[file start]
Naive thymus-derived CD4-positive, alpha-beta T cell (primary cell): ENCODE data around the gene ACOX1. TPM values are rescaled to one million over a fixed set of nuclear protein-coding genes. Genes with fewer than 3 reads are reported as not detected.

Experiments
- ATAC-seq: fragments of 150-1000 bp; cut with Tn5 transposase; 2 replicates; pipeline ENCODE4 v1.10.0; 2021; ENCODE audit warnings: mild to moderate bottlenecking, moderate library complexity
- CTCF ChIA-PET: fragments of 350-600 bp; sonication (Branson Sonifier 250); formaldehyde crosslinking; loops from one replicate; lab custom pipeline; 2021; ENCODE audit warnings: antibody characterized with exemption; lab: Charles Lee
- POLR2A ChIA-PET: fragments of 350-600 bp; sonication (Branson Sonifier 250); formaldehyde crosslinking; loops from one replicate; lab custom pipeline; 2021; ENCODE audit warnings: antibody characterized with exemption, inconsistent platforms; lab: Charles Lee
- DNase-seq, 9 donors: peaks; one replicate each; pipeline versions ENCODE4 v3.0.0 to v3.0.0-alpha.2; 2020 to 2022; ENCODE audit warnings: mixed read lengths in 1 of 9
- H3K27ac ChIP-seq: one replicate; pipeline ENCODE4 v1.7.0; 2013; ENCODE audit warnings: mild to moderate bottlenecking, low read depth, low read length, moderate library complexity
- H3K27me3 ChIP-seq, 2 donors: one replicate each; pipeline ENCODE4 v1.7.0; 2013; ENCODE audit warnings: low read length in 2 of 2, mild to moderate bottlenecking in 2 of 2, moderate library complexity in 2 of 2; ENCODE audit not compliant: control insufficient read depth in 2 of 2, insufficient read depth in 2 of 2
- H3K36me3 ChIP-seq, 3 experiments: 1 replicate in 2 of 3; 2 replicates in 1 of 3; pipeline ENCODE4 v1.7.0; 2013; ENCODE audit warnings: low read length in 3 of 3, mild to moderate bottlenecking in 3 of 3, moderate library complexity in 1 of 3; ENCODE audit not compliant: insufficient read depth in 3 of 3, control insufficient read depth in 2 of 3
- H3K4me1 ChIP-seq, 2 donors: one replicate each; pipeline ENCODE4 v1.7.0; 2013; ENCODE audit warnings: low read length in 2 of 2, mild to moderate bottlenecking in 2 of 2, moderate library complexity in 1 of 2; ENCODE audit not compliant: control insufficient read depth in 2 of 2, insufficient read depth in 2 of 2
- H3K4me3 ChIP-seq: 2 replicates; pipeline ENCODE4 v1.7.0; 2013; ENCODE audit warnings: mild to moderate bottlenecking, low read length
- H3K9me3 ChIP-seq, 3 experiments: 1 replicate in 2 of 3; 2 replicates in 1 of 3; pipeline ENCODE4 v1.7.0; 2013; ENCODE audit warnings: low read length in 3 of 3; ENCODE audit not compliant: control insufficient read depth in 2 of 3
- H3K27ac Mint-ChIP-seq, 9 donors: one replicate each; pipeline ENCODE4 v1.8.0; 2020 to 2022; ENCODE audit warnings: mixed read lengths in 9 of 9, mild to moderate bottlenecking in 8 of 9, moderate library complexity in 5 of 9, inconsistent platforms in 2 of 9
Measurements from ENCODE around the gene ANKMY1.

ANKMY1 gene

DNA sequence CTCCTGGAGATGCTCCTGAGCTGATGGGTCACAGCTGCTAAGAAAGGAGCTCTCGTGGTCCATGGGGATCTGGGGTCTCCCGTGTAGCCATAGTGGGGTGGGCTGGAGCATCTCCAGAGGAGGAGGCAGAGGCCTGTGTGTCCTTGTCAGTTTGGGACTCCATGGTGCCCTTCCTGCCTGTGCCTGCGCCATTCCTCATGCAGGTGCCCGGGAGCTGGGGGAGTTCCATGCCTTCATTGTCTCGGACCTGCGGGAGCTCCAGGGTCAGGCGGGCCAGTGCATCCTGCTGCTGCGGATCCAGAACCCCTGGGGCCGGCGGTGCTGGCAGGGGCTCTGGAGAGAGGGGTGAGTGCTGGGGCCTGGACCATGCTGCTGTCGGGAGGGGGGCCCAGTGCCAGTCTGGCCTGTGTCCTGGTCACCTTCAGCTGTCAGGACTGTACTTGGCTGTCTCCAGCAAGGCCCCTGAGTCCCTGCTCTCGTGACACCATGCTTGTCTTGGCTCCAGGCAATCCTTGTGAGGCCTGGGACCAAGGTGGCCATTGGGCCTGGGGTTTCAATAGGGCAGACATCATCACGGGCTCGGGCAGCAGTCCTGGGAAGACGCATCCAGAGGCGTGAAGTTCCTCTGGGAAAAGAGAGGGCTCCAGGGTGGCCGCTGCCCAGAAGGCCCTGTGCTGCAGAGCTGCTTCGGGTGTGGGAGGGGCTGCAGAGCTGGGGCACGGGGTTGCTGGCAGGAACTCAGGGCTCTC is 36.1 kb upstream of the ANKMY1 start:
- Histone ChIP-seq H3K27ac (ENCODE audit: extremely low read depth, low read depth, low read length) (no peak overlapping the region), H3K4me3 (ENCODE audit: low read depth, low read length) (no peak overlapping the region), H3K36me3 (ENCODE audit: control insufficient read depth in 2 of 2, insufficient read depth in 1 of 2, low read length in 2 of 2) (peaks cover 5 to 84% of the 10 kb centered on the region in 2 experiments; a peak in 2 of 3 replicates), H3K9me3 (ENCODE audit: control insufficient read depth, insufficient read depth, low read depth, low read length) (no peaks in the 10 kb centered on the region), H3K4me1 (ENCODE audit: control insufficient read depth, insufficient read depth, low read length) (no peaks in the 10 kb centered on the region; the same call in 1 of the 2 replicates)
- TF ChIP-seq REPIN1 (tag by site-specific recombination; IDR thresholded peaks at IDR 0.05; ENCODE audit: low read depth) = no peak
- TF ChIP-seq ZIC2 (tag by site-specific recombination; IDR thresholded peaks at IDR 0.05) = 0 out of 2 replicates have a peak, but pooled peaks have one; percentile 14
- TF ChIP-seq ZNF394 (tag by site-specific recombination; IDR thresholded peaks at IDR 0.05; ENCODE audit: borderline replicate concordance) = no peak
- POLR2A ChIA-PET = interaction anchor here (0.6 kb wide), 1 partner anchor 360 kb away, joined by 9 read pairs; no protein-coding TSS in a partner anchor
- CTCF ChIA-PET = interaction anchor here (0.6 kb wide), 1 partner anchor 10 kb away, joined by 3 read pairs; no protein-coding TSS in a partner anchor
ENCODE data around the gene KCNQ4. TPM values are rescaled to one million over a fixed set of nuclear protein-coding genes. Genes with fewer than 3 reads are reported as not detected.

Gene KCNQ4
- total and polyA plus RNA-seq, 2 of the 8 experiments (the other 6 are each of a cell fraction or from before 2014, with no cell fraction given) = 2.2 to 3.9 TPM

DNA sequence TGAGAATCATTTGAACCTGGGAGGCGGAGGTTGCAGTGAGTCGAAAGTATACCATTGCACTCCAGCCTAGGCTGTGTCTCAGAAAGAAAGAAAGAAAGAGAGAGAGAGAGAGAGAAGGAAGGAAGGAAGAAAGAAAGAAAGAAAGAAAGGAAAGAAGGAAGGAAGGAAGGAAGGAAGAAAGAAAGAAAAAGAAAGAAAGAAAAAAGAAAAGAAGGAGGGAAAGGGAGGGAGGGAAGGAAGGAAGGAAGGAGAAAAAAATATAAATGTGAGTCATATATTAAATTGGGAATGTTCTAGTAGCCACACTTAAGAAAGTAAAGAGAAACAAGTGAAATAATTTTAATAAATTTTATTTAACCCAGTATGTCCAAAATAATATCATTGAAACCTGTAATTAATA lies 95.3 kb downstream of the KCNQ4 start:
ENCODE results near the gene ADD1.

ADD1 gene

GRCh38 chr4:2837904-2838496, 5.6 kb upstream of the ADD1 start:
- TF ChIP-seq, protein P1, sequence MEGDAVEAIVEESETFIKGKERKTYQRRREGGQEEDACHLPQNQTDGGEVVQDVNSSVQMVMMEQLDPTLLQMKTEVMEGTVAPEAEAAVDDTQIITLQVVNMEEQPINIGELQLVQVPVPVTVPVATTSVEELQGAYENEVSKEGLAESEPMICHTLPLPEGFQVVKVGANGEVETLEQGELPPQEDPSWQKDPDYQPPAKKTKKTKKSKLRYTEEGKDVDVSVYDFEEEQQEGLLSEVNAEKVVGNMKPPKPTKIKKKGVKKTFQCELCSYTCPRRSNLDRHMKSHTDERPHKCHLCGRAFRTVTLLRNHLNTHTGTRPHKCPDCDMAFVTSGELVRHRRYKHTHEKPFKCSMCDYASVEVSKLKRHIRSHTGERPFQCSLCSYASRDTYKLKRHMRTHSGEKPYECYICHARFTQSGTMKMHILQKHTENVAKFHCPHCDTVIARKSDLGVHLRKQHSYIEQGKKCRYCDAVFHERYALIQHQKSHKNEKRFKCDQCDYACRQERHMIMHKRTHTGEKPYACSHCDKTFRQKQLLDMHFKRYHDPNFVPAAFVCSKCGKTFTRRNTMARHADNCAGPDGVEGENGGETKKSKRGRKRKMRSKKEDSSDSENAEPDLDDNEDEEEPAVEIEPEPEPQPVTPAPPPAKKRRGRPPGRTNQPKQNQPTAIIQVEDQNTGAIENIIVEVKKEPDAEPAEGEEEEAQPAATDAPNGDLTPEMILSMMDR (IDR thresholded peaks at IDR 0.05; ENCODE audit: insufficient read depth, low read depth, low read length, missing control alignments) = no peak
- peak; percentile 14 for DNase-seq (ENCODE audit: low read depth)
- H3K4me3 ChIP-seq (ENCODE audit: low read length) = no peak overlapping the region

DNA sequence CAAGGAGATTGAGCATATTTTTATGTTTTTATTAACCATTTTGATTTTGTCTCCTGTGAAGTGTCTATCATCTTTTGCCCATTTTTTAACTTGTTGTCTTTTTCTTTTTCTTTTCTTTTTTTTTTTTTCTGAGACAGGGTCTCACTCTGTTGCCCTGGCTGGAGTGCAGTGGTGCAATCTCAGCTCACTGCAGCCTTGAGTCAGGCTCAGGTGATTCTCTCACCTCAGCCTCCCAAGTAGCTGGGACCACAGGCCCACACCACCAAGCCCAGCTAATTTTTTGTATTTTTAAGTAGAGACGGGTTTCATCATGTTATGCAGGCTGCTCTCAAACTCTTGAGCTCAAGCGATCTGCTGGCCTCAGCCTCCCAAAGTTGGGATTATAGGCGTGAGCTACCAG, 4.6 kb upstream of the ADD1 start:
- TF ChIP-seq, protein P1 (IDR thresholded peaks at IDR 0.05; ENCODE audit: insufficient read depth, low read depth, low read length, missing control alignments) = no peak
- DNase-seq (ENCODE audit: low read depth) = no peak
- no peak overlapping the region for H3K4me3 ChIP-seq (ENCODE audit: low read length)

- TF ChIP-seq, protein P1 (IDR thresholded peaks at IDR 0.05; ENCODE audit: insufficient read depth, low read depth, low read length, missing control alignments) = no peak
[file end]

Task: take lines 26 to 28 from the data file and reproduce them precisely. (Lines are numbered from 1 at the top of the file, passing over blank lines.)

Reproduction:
DNA sequence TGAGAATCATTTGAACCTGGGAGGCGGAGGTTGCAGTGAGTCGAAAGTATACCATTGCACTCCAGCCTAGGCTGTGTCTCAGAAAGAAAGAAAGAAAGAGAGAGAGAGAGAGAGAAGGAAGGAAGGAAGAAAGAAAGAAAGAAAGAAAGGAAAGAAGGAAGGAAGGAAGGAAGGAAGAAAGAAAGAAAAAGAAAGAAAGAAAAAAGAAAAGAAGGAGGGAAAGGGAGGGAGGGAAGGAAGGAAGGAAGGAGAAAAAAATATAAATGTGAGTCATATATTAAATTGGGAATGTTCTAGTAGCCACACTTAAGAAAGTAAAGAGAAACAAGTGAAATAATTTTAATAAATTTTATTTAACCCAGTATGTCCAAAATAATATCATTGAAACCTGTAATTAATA lies 95.3 kb downstream of the KCNQ4 start:
ENCODE results near the gene ADD1.

ADD1 gene